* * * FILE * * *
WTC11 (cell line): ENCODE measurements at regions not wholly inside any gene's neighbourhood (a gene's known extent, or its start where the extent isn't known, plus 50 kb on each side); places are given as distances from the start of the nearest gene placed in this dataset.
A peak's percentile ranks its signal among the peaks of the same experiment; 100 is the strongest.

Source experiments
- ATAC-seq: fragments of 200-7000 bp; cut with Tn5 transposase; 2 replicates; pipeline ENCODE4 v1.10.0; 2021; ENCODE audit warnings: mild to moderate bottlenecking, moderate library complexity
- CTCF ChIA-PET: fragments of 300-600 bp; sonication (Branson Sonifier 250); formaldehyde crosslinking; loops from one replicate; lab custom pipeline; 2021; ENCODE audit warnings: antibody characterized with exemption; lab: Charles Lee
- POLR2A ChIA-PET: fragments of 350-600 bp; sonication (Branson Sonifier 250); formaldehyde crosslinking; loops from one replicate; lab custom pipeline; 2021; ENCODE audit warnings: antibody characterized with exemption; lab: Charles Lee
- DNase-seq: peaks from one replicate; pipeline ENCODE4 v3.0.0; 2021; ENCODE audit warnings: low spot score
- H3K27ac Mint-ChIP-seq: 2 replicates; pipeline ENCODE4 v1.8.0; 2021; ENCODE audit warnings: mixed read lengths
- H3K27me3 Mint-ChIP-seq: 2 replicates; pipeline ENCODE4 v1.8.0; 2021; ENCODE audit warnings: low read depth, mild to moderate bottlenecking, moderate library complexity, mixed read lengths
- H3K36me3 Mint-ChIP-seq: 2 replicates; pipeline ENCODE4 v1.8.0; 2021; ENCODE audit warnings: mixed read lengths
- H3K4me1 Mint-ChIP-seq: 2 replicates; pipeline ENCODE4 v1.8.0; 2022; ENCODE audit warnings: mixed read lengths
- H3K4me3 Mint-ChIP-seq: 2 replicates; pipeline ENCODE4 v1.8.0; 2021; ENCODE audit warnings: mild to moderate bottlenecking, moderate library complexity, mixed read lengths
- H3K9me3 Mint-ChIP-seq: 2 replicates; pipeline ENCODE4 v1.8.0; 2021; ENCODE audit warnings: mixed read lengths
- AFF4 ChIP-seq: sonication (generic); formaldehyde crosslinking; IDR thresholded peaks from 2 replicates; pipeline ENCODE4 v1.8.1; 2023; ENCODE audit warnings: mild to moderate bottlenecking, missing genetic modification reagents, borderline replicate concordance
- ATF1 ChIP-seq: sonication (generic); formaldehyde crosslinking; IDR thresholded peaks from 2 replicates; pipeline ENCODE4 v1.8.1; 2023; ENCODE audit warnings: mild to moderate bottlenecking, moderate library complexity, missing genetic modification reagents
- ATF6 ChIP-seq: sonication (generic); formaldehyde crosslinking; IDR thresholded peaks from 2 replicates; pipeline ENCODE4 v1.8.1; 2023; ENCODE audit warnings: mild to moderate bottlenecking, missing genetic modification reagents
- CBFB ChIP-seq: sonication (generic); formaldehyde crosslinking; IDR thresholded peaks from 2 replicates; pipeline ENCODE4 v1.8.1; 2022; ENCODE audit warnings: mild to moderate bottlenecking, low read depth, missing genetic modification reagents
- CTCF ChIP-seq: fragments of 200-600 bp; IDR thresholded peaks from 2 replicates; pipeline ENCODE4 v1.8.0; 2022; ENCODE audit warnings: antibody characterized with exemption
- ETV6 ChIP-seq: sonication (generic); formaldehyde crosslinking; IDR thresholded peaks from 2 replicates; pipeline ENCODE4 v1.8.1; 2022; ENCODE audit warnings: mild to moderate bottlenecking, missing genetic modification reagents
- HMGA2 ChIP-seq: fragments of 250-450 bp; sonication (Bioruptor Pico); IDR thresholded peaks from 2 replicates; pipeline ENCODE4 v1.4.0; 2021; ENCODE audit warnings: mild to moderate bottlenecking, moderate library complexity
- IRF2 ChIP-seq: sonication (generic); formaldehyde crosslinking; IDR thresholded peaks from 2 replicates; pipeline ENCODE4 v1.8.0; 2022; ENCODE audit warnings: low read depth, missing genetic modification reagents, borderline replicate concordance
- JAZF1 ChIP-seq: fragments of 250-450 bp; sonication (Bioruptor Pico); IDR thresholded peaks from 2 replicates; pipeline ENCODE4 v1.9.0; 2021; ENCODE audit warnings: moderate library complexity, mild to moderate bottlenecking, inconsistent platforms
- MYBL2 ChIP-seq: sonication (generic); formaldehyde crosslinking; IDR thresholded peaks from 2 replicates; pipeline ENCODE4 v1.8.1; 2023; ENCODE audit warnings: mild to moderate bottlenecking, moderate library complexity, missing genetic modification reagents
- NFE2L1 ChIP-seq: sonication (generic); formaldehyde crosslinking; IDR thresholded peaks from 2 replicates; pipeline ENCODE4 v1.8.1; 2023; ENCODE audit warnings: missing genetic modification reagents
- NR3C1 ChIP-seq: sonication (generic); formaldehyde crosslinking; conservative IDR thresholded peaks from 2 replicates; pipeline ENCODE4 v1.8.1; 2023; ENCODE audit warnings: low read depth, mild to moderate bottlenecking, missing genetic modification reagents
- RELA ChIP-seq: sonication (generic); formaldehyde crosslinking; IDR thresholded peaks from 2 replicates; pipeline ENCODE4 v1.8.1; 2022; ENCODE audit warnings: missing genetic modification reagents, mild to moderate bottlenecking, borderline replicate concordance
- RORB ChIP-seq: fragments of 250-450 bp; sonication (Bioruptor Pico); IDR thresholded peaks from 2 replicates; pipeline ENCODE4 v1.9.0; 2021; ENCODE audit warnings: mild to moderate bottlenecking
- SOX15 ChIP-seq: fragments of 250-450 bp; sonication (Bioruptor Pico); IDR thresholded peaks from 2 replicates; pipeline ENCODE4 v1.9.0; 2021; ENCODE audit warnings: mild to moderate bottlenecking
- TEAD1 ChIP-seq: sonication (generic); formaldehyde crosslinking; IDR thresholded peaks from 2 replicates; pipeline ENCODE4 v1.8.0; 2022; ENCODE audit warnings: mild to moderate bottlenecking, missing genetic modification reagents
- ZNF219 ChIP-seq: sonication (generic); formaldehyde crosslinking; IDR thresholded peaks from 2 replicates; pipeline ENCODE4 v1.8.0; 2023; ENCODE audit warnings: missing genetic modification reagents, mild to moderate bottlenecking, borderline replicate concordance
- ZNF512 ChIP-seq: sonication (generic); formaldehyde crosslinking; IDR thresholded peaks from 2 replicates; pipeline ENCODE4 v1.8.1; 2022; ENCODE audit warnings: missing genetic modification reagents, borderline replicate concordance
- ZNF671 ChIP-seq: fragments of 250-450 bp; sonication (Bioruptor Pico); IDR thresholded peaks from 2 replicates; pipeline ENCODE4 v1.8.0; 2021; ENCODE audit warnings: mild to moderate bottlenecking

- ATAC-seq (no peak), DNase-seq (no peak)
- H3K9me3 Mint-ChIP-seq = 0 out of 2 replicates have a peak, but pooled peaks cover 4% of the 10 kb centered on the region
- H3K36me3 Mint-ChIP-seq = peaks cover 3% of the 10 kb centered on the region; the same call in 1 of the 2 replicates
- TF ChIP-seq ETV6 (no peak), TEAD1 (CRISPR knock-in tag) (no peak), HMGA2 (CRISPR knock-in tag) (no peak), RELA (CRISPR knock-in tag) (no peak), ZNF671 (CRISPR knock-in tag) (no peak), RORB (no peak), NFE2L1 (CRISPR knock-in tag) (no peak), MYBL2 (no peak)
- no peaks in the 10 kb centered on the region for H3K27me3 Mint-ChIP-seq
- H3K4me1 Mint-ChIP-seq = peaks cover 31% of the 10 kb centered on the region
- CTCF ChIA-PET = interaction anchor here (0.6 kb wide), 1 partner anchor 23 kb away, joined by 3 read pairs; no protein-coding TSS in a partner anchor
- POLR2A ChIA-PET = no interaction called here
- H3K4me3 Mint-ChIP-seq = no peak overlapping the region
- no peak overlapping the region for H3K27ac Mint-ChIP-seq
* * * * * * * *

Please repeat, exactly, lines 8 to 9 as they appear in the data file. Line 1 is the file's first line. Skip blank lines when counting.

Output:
- H3K27ac Mint-ChIP-seq: 2 replicates; pipeline ENCODE4 v1.8.0; 2021; ENCODE audit warnings: mixed read lengths
- H3K27me3 Mint-ChIP-seq: 2 replicates; pipeline ENCODE4 v1.8.0; 2021; ENCODE audit warnings: low read depth, mild to moderate bottlenecking, moderate library complexity, mixed read lengths